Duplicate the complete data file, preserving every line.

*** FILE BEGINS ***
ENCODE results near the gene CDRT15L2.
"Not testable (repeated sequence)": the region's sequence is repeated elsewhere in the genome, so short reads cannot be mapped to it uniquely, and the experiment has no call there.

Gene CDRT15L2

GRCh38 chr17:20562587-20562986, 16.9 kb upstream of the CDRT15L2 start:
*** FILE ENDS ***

ENCODE results near the gene CDRT15L2.
"Not testable (repeated sequence)": the region's sequence is repeated elsewhere in the genome, so short reads cannot be mapped to it uniquely, and the experiment has no call there.

Gene CDRT15L2

GRCh38 chr17:20562587-20562986, 16.9 kb upstream of the CDRT15L2 start: